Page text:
A decision on whether Russian leader Vladimir Putin should be invited to the G20 summit in November is still some way off, host Australia said Wednesday, with NATO allies to be consulted this week.
Australia's trade minister warned on Tuesday that opposition to Putin's presence at the Group of 20 meeting in Brisbane was growing over Russia's action in Ukraine.
Foreign Minister Julie Bishop said she would be speaking with NATO members at their summit in Wales to canvas opinion, but there was time for the Russian president to prove why he should still be at the table.
"Let me be clear about this, I didn't say I was going to NATO to lobby in relation to President Putin's attendance at the G20," she told reporters before leaving for Wales.
"What I did say is I expect the matter to be discussed. It would be naive to think it wouldn't come up for discussion.
"But the point is this, there are a number of international meetings before the G20," she said, pointing to the APEC forum in Beijing and the East Asia summit in Myanmar.
"I think we'll have a better idea of the international community's attitude and indeed President Putin's attitude to attending these meetings before we consider the G20."
Bishop added that as the rotating G20 host Australia's role was to "consult and to reach a consensus".
"But we are some way from that decision and of course we take soundings, and I've no doubt people will raise it with me, but it is not Australia's call," she said.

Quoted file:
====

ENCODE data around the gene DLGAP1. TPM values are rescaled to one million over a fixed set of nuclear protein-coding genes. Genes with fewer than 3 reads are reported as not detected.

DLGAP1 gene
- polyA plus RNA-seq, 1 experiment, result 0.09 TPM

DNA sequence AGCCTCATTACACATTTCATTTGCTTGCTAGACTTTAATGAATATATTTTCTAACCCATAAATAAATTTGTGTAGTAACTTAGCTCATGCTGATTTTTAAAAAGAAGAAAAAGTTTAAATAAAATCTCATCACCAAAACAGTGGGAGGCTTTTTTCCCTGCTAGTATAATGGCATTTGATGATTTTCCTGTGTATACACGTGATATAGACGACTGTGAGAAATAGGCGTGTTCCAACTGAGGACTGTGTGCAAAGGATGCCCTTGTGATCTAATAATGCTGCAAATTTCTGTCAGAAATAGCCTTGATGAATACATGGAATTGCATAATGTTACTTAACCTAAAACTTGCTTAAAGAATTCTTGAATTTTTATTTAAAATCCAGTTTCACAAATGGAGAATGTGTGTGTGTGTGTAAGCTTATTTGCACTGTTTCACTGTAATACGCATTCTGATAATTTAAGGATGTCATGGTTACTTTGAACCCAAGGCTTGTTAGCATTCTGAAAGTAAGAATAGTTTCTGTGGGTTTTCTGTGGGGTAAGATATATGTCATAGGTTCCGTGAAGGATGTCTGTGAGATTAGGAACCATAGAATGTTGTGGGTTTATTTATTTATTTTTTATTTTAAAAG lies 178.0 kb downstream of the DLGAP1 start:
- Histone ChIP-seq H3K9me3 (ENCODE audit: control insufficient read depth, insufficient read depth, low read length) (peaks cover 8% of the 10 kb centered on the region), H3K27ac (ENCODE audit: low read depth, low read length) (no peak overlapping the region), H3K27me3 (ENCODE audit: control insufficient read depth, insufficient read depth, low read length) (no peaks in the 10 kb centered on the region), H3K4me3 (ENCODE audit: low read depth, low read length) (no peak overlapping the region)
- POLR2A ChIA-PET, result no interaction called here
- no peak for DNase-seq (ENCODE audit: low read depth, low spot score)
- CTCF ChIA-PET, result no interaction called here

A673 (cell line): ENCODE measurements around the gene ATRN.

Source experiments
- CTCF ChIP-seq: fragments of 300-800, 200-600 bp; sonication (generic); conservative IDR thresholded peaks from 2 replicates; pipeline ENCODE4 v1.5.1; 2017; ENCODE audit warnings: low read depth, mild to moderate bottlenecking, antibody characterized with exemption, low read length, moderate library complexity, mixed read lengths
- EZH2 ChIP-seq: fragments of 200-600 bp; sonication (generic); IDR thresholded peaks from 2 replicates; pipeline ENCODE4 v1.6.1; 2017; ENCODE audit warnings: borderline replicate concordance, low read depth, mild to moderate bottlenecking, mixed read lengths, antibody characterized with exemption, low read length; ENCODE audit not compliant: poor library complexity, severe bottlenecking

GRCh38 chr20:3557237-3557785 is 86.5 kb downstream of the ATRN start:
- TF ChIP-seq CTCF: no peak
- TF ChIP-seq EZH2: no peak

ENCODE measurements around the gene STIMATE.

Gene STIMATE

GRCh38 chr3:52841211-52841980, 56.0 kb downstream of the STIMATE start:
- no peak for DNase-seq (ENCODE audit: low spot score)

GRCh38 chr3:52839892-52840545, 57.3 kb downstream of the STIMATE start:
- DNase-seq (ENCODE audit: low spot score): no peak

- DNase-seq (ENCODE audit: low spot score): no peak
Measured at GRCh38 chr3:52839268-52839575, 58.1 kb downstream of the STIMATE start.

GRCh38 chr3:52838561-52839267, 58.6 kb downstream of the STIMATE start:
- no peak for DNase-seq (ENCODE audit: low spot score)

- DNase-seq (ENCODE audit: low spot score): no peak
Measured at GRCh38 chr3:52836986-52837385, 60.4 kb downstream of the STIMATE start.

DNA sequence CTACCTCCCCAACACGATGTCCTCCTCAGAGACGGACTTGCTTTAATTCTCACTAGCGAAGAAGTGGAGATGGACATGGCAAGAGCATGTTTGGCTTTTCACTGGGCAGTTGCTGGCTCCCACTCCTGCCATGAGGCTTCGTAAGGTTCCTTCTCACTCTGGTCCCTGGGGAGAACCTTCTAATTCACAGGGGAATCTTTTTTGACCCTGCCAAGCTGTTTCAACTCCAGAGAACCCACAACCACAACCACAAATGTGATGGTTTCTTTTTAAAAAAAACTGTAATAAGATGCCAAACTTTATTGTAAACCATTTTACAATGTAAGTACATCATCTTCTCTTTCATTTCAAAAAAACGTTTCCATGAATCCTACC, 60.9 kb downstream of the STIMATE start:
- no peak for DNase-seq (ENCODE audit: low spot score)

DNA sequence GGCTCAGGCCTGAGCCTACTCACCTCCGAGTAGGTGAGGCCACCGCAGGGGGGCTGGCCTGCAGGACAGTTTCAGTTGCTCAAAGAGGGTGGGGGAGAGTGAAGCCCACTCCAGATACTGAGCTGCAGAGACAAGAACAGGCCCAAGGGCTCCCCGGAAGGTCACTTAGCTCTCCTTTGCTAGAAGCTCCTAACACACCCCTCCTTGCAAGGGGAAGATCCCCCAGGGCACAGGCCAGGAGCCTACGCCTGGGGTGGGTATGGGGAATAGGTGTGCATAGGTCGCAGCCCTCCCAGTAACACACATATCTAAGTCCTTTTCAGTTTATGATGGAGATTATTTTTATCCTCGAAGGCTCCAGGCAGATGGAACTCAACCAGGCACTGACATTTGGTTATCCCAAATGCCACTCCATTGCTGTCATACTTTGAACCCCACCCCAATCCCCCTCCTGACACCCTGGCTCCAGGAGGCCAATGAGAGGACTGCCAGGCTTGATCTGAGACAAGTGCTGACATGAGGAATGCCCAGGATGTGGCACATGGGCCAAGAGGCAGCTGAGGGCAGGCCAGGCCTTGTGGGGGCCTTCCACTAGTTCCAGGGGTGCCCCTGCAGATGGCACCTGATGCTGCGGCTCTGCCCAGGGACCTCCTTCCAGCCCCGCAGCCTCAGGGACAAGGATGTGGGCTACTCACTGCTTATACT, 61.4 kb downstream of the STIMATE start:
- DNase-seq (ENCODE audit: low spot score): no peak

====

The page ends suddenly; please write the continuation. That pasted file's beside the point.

Australian Prime Minister Tony Abbott has used tough language recently against Russia -- particularly since a Malaysia Airlines plane was shot down over eastern Ukraine in July, killing all 298 onboard including 38 Australian citizens or residents.
Speaking on commercial radio on Tuesday he said Russia had been playing "nasty games" in Ukraine and accused it of bullying its smaller neighbour.
"It is an invasion -- let's call it for what it is -- it is an invasion of Ukraine and it's absolutely, utterly reprehensible," he said.
Russian policymakers have an almost visceral hate for NATO, feeling that the West reneged on understandings at the end of the Cold War that military blocs would disappear.
In June, Russia was axed from a G7 meeting in Brussels over its annexation of Crimea, with Putin cold-shouldered by the United States and its allies since the March seizure of the peninsula.